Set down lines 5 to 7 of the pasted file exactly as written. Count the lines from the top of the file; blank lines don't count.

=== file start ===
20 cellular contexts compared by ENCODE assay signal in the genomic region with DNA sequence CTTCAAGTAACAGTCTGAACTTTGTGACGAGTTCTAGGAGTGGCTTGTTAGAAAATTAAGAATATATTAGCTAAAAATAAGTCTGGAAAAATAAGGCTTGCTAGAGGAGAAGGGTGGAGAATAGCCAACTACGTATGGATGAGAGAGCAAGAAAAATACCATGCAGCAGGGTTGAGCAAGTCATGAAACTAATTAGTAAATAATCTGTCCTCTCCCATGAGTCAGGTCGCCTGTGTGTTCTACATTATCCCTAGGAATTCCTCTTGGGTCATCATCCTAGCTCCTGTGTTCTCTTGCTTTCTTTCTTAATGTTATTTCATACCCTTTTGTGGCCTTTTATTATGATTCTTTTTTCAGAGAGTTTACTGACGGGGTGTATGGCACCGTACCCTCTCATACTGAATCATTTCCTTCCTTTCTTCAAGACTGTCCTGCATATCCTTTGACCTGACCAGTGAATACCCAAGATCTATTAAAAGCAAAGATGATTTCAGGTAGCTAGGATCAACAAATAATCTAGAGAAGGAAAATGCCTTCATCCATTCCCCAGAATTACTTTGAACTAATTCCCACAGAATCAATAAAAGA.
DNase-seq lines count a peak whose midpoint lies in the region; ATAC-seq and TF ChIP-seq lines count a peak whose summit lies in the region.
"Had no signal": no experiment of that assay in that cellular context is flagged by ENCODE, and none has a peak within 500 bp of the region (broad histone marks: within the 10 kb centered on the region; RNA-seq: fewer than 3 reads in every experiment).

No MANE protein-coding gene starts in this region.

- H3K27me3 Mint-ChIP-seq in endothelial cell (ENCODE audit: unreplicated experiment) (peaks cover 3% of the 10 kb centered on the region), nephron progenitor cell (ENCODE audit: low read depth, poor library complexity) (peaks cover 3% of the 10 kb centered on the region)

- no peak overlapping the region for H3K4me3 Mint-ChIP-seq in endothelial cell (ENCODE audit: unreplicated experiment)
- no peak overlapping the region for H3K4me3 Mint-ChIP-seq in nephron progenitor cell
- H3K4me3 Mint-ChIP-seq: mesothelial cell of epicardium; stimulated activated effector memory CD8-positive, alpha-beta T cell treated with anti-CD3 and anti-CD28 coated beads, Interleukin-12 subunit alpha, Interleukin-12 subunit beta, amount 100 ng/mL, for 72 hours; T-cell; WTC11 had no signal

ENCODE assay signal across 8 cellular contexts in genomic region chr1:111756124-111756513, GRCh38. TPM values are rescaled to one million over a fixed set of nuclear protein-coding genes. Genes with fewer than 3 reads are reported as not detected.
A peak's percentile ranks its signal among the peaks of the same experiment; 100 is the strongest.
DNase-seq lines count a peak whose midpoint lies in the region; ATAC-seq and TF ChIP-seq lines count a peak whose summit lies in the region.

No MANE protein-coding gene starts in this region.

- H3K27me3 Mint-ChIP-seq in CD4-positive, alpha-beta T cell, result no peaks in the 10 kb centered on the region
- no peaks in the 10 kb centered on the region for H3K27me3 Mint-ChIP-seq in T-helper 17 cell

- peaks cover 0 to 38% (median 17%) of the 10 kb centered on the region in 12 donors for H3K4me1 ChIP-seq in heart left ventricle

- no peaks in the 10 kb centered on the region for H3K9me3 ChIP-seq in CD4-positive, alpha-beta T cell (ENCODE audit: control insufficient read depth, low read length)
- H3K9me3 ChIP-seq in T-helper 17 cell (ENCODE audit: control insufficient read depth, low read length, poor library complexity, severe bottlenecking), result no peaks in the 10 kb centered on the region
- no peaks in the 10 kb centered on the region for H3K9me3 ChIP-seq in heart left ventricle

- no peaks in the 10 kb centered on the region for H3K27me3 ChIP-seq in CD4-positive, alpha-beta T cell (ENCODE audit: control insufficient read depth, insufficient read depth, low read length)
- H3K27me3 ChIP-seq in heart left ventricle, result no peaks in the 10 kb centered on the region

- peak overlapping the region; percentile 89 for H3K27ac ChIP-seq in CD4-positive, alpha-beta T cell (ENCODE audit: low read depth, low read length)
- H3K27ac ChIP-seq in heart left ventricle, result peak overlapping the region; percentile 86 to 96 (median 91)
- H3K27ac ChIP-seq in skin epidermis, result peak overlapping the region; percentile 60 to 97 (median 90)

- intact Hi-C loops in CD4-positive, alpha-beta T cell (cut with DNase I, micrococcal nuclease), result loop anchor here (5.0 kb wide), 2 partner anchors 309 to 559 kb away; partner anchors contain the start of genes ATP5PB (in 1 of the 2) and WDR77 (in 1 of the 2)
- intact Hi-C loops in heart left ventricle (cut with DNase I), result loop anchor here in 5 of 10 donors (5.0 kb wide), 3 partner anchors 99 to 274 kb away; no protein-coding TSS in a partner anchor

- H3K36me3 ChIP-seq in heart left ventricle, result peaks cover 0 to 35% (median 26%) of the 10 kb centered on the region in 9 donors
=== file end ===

- H3K27me3 Mint-ChIP-seq in endothelial cell (ENCODE audit: unreplicated experiment) (peaks cover 3% of the 10 kb centered on the region), nephron progenitor cell (ENCODE audit: low read depth, poor library complexity) (peaks cover 3% of the 10 kb centered on the region)

- no peak overlapping the region for H3K4me3 Mint-ChIP-seq in endothelial cell (ENCODE audit: unreplicated experiment)
- no peak overlapping the region for H3K4me3 Mint-ChIP-seq in nephron progenitor cell